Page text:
Also, under Barbarossa, the idea of the "Romanness" of the Empire culminated again, which seemed to be an attempt to justify the Emperor's power independently of the (now strengthened) Pope. An imperial assembly at the fields of Roncaglia in 1158 explicitly reclaimed imperial rights at the advice of quattuor doctores of the emerging judicial facility of the University of Bologna, citing phrases such as princeps legibus solutus ("the emperor [princeps] is not bound by law") from the Digestae of the Corpus Juris Civilis. That the Roman laws were created for an entirely different system and didn't fit the structure of the Empire was obviously secondary; the point here was that the court of the Emperor made an attempt to establish a legal constitution.
Imperial rights had been referred to as regalia since the Investiture Controversy, but were enumerated for the first time at Roncaglia as well. This comprehensive list included public roads, tariffs, coining, collecting punitive fees, and the investiture, the seating and unseating of office holders. These rights were now explicitly rooted in Roman Law, a far-reaching constitutional act; north of the Alps, the system was also now connected to feudal law, a change most visible in the withdrawal of the feuds of Henry the Lion in 1180 which led to his public banning. Barbarossa thus managed for a time to more closely bind the stubborn Germanic dukes to the Empire as a whole.
Another important constitutional move at Roncaglia was the establishment of a new peace (Landfrieden) for all of the Empire, an attempt to (on the one hand) abolish private vendettas not only between the many local dukes, but on the other hand a means to tie the Emperor's subordinates to a legal system of jurisdiction and public prosecution of criminal acts a predecessor concept of "rule of law", in modern terms, that was, at this time, not yet universally accepted.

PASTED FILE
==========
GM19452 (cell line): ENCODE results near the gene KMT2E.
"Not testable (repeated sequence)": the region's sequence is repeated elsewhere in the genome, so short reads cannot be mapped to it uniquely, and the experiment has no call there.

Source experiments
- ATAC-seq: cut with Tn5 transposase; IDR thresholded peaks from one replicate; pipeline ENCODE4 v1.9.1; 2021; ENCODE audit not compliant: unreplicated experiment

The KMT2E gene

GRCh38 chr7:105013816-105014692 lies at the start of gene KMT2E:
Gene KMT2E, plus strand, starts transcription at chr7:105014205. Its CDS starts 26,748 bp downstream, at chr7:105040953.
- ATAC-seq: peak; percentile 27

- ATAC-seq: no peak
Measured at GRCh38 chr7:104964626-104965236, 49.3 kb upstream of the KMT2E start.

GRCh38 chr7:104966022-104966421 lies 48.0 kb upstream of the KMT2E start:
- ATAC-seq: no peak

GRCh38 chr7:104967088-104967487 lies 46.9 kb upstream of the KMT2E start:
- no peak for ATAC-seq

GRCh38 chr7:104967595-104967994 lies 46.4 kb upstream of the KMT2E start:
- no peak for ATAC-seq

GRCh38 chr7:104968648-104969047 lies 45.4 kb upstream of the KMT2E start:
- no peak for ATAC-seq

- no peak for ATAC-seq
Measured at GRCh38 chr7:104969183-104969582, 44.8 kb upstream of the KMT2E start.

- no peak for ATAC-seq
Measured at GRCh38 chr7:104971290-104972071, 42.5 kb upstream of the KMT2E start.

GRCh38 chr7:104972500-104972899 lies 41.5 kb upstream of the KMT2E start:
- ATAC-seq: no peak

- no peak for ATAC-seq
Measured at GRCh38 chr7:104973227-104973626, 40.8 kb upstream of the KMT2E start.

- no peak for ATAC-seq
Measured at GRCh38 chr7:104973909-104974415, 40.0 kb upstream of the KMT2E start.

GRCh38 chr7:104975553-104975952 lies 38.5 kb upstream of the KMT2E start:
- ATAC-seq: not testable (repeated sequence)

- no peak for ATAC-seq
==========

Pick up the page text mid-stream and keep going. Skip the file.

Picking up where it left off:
In order to solve the problem that the emperor was (after the Investiture Controversy) no longer as able to use the church as a mechanism to maintain power, the Staufer increasingly lent land to ministerialia, formerly non-free service men, which Frederick hoped would be more reliable than local dukes. Initially used mainly for war services, this new class of people would form the basis for the later knights, another basis of imperial power.
Another new concept of the time was the systematic foundation of new cities, both by the emperor and the local dukes. These were partly caused by the explosion in population, but also to concentrate economic power at strategic locations, while formerly cities only existed in the shape of either old Roman foundations or older bishoprics. Cities that were founded in the 12th century include Freiburg, possibly the economic model for many later cities, and Munich.
The later reign of the last Staufer Emperor, Frederick II, was in many ways different from that of earlier Emperors. Still a child, he first reigned in Sicily, while in Germany, Barbarossa's second son Philip of Swabia and Henry the Lion's son Otto IV competed with him for the title of King of the Germans. After finally having been crowned emperor in 1220, he risked conflict with the pope when he claimed power over Rome; astonishingly to many, he managed to claim Jerusalem in a crusade in 1228 while still under the pope's ban.